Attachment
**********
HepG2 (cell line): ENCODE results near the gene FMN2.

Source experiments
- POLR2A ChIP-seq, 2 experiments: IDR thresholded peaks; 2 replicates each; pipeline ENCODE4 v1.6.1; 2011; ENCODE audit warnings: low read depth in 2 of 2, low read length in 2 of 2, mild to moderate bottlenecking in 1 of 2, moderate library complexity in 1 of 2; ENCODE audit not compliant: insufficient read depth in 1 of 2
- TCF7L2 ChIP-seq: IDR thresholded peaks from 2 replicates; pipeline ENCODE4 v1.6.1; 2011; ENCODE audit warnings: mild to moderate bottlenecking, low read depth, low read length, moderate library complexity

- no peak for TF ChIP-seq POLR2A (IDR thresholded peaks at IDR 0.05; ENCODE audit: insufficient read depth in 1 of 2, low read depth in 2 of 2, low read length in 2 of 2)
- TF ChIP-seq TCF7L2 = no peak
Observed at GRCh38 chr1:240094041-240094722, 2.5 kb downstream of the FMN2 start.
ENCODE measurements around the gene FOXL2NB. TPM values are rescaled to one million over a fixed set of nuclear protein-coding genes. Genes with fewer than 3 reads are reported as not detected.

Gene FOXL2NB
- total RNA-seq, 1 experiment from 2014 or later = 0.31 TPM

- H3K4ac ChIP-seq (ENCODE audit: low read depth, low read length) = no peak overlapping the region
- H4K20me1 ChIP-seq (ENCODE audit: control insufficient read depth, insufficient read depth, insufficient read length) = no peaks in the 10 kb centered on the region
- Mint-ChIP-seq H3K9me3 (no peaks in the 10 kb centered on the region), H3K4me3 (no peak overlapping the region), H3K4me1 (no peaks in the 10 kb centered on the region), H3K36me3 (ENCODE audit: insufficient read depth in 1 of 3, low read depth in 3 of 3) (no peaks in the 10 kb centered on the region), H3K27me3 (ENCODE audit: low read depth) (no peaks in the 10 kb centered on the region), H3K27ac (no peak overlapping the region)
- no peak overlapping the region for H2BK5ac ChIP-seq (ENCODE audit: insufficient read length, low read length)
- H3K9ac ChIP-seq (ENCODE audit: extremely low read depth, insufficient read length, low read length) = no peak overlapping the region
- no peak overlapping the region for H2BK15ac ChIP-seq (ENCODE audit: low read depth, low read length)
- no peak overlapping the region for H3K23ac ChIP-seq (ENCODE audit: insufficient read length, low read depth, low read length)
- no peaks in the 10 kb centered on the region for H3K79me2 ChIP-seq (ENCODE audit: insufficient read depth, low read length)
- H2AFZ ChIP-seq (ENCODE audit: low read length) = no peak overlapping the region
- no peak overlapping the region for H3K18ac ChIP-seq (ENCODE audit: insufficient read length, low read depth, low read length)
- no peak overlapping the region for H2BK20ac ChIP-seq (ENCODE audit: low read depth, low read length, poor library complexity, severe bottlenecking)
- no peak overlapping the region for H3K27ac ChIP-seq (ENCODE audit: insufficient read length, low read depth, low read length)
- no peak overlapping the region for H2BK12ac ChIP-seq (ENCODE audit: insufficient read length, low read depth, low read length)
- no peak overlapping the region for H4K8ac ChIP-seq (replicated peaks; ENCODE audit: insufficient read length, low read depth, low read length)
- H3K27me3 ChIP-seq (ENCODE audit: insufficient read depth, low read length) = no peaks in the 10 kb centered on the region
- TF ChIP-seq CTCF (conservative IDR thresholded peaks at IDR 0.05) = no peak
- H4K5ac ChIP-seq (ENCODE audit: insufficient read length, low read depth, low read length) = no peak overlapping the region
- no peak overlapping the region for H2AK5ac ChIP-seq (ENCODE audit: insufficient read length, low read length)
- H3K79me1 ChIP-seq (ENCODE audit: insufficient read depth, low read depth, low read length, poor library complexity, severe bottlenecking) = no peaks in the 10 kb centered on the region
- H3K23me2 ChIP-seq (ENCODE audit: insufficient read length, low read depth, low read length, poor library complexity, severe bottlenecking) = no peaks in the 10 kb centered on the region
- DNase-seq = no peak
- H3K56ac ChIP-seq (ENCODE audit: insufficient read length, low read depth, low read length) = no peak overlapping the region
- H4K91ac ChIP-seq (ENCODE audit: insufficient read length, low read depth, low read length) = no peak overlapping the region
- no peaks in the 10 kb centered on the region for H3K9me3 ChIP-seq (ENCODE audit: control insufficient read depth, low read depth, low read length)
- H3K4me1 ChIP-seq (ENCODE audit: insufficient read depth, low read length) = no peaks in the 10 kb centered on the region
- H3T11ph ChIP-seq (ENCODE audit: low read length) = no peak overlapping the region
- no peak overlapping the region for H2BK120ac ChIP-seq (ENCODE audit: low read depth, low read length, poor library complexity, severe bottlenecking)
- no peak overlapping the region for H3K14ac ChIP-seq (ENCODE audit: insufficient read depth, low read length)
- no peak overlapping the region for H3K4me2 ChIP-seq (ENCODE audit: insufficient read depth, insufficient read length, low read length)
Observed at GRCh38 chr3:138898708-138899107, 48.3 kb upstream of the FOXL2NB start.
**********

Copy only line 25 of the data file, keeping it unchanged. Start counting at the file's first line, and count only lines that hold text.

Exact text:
- H3K27me3 ChIP-seq (ENCODE audit: insufficient read depth, low read length) = no peaks in the 10 kb centered on the region